So how did Fidelity conclude that this related job was the right job to pursue and why did it believe it had the right to play in the cloud storage space? To evaluate a related job for attractiveness there are two major questions a company must ask. First, is this an attractive opportunity to address? Second, can we solve it with reasonable cost, effort and appropriate risk? For each of these questions, there are criteria that companies should use to evaluate opportunities. A high-potential related job should excel on as many of these criteria as possible:

Is this an attractive opportunity to address?

  • Executors are underserved: The customers executing the related job are not well satisfied with the solutions they use today, i.e., they have underserved outcomes.
  • Frequent execution: Customers execute the related job frequently.
  • Enhances the customer relationship: It is a job that deepens the relationship with the customer making a switch to competing products less likely.
  • Fits with strategy & brand equity: The related job must align with the mission and vision of the company.
  • Return: Adequate revenue and profitability can be achieved with a solution that will better satisfy the related job.

Can we solve it with reasonable cost, effort and appropriate risk?

  • Addressable with technology: known technology can be used to help customers get the related job done significantly better and/or more cheaply.
  • Platform enabled: The solution can be implemented on the current product platform.
  • Fits with company capabilities and resources: The company will be able to leverage its core capabilities and resources to ensure customers get the related job done better.

So how does the related job that Fidelity chose to pursue measure up against these criteria? Assuming it met the first criteria, and users were underserved, we can say that it performs well across the criteria, making it an attractive related job to target for growth.

Pursuing Related Jobs-to-be-Done

How do you embark on your pursuit of related jobs in your market? To get started, we recommend you take the following steps:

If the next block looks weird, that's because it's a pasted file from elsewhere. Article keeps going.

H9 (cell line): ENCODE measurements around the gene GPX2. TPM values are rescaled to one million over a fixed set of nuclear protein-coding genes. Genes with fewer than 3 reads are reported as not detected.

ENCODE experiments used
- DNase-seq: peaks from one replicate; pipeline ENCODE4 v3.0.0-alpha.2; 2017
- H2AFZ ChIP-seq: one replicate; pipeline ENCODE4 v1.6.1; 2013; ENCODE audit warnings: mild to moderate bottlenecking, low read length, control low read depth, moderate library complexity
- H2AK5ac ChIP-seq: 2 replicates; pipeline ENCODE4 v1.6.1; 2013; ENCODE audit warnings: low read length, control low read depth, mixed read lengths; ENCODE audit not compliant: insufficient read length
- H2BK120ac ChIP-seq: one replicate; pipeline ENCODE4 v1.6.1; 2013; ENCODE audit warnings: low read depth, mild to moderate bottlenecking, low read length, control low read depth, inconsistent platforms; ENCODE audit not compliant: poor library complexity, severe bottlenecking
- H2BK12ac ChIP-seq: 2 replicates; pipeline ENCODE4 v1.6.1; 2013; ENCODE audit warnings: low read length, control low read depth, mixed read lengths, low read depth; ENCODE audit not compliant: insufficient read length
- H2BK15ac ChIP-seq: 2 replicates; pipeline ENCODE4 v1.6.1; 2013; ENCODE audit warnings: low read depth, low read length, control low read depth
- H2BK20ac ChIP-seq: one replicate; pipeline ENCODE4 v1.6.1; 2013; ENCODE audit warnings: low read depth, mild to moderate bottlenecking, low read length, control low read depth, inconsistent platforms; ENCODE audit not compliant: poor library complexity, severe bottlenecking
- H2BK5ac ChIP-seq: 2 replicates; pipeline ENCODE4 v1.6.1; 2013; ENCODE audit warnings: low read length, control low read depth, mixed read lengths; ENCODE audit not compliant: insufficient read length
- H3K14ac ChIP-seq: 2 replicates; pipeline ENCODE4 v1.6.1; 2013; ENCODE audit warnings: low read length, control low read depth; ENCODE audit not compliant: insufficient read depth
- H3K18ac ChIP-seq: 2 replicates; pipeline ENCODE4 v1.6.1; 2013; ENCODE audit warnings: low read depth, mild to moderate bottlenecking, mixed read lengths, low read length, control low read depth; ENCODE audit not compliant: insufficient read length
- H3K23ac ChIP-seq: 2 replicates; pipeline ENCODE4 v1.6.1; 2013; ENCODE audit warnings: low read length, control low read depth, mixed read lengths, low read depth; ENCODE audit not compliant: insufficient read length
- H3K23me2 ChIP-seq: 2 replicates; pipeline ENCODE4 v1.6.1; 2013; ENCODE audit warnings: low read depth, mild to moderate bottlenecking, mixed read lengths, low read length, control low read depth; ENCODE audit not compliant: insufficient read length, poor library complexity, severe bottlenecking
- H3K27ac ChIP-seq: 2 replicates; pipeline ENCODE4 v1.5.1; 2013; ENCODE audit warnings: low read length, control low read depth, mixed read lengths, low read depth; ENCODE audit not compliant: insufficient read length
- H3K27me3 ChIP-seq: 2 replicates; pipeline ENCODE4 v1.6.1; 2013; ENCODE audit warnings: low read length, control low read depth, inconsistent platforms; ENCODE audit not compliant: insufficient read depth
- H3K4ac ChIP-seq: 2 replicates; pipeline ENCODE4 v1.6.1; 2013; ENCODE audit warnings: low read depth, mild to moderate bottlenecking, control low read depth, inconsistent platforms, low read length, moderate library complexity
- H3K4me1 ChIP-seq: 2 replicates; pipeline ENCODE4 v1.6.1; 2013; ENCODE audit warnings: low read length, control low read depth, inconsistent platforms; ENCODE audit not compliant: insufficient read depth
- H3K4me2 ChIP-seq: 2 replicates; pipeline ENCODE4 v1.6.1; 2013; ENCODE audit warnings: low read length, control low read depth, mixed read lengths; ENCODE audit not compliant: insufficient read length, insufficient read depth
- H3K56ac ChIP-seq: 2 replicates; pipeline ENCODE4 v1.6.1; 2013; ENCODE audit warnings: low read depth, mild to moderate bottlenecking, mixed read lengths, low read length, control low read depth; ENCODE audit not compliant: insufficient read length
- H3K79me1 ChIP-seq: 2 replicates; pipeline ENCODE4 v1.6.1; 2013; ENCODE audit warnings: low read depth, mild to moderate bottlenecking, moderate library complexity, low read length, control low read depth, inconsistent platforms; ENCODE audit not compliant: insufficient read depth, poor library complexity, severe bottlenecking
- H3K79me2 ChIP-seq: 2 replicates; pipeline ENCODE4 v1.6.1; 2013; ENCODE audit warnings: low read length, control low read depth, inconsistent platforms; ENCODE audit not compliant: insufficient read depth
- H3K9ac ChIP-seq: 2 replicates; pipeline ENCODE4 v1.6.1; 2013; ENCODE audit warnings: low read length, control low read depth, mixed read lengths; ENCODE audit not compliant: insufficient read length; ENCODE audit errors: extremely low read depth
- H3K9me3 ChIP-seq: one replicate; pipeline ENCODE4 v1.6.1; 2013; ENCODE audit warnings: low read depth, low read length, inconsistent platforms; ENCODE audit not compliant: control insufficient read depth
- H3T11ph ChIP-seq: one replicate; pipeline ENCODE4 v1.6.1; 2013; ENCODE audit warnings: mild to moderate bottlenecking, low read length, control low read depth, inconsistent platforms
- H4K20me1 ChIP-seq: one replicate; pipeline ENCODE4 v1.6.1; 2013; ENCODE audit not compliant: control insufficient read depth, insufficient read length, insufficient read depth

1. Select a core market that your company is seeking to grow. This could be a cash cow or a market with declining market share or revenue.
  2. Define the job executor and the functional job-to-be-done for the chosen market. For example, if your company is in the streaming music space, your job executors may be defined as music enthusiasts and the job-to-be-done may be to listen to music. Framing the core job is critical since your related jobs will be in orbit around this job.
  3. Interview customers and uncover the jobs they are trying to get done before, during and after they execute the core functional job. These are your customer’s related jobs.
  4. Evaluate the attractiveness of each related job against the criteria stated above and select the related jobs you want to consider. This can be accomplished using a cross-functional team (development, strategy, marketing and business development) to ensure the best results.
  5. Determine which of the related jobs under consideration is most underserved and select it for pursuit. This is best accomplished by quantifying the importance and satisfaction of each of these related jobs with a representative sample of your target customer population.
  6. Define the customer’s desired outcomes for the selected related job. This can be accomplished through a hand full of customer interviews. In the FidSafe example, you would be collecting outcomes on the job of storing financial documents.
  7. Determine precisely which outcomes are underserved, e.g., where the customer is struggling to get the related job done. This is best accomplished through a quantitative survey.
  8. Add features to your current product that will help customers satisfy their most underserved outcomes and help them get the targeted related job done better.

By focusing on related jobs, a company can almost always discover new opportunities for growth and create lasting value for its customers.

Here are some additional examples of related jobs for a variety of markets:

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Learn more: download a FREE PDF version of Tony Ulwick’s latest Jobs-To-Be-Done book, JOBS TO BE DONE: Theory to Practice.